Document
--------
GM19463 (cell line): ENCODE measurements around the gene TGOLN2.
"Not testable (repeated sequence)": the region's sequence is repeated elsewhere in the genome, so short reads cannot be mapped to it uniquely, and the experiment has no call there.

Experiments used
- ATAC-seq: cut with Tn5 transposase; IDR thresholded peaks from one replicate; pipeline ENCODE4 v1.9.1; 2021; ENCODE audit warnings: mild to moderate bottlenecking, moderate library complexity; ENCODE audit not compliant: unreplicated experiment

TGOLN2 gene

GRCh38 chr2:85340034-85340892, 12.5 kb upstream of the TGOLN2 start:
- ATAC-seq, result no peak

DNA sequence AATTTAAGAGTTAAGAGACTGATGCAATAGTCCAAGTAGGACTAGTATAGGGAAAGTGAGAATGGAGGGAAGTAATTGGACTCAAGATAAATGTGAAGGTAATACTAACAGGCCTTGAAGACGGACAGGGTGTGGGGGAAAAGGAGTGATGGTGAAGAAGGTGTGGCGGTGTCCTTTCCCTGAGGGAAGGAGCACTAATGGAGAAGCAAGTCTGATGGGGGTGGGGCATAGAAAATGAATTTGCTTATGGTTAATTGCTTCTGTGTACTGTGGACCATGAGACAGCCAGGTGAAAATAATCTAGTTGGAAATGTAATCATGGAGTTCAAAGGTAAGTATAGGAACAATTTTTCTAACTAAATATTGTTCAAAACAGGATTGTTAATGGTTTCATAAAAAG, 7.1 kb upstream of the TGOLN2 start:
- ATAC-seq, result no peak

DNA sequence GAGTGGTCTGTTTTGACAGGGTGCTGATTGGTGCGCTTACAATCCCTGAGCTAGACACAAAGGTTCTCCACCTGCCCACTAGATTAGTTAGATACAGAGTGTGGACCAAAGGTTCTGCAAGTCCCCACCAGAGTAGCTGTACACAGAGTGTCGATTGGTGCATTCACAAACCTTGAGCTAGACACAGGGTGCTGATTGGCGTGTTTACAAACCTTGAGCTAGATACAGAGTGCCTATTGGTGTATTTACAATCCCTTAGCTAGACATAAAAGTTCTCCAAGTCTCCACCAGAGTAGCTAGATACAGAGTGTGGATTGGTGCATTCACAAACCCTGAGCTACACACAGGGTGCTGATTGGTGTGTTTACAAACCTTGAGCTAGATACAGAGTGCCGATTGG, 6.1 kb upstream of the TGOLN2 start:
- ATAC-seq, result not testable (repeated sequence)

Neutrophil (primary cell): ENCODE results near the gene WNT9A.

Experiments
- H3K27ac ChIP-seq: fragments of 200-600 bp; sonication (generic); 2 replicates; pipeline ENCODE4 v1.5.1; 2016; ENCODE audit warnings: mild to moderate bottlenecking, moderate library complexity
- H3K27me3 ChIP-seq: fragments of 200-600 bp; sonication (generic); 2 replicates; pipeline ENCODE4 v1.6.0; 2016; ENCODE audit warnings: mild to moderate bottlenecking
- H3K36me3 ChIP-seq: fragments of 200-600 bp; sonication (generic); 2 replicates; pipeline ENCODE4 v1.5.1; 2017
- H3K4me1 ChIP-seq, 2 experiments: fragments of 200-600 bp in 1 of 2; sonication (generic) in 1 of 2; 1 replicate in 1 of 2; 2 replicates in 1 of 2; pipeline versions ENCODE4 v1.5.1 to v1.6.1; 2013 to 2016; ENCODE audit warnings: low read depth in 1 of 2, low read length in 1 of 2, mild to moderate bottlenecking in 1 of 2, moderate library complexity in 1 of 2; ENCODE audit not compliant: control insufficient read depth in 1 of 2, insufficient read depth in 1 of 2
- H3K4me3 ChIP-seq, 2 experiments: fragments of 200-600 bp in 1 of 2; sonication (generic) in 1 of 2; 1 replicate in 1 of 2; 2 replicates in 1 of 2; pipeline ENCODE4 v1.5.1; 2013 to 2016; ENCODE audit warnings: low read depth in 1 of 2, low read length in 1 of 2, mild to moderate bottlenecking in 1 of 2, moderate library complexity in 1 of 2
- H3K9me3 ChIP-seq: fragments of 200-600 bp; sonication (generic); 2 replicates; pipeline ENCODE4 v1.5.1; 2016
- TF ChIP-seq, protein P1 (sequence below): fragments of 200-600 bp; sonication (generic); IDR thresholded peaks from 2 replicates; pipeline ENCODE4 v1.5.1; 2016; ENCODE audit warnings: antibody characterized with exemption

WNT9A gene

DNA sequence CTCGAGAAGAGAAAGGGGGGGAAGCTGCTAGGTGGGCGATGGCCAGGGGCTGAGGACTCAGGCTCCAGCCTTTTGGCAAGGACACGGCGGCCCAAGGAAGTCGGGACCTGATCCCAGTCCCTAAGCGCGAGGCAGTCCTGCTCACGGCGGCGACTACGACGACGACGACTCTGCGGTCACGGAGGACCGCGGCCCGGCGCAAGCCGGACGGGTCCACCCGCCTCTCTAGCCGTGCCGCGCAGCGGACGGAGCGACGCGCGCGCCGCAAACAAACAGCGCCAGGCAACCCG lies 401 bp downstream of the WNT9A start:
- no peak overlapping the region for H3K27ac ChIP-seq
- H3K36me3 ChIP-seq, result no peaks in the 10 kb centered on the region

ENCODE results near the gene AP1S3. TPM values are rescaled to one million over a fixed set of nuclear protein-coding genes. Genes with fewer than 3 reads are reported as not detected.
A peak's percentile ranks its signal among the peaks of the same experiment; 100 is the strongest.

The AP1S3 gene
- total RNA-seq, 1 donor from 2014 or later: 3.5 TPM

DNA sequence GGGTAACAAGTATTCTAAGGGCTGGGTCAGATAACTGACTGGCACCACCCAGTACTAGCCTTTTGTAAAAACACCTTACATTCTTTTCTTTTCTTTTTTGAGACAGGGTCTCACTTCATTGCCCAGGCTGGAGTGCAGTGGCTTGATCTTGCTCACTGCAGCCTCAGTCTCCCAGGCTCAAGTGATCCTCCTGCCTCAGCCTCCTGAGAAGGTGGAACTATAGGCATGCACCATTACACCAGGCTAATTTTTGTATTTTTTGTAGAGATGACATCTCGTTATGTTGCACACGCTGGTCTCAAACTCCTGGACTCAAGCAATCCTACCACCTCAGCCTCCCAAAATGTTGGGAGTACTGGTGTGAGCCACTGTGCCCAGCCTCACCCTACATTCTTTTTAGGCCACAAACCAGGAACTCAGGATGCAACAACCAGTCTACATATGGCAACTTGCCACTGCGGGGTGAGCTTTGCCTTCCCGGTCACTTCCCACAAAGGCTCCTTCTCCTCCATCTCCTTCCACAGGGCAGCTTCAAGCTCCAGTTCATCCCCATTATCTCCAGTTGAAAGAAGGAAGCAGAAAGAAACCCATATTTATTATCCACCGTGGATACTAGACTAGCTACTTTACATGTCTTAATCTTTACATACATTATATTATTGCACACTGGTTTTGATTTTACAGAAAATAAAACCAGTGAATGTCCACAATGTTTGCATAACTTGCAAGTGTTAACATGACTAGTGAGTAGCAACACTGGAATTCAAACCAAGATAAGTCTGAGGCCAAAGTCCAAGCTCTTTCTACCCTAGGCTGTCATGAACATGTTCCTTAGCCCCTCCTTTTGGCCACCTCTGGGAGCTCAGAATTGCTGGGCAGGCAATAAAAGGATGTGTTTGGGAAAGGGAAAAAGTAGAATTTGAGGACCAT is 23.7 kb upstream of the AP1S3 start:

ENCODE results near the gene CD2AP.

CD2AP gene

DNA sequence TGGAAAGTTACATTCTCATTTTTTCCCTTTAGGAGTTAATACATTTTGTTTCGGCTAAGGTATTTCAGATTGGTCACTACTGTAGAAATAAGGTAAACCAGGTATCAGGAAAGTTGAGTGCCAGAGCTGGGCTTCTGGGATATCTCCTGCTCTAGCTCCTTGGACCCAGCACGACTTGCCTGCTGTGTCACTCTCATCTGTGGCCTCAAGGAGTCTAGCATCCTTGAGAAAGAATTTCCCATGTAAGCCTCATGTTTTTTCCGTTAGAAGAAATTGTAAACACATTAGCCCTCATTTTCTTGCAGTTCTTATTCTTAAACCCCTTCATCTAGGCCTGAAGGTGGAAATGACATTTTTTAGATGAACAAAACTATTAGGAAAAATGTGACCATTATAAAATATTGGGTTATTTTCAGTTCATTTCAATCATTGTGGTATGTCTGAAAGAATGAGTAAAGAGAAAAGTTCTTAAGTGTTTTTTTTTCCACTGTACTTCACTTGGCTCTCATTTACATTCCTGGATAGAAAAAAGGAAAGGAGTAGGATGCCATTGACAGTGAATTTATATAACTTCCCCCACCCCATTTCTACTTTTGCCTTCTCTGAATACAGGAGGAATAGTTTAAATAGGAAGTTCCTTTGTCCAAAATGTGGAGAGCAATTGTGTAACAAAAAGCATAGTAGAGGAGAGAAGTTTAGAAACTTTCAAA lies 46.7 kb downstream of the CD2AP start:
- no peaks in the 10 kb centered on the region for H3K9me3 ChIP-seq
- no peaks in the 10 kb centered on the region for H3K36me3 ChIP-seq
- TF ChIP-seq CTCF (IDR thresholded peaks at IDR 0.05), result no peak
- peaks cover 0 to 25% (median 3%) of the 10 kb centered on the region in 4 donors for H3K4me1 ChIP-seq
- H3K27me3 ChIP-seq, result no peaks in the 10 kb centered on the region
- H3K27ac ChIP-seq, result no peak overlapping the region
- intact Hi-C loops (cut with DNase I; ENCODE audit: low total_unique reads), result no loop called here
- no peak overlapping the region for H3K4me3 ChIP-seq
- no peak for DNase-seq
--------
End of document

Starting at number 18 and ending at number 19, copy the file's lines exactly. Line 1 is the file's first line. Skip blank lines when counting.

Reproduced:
- H3K4me3 ChIP-seq, 2 experiments: fragments of 200-600 bp in 1 of 2; sonication (generic) in 1 of 2; 1 replicate in 1 of 2; 2 replicates in 1 of 2; pipeline ENCODE4 v1.5.1; 2013 to 2016; ENCODE audit warnings: low read depth in 1 of 2, low read length in 1 of 2, mild to moderate bottlenecking in 1 of 2, moderate library complexity in 1 of 2
- H3K9me3 ChIP-seq: fragments of 200-600 bp; sonication (generic); 2 replicates; pipeline ENCODE4 v1.5.1; 2016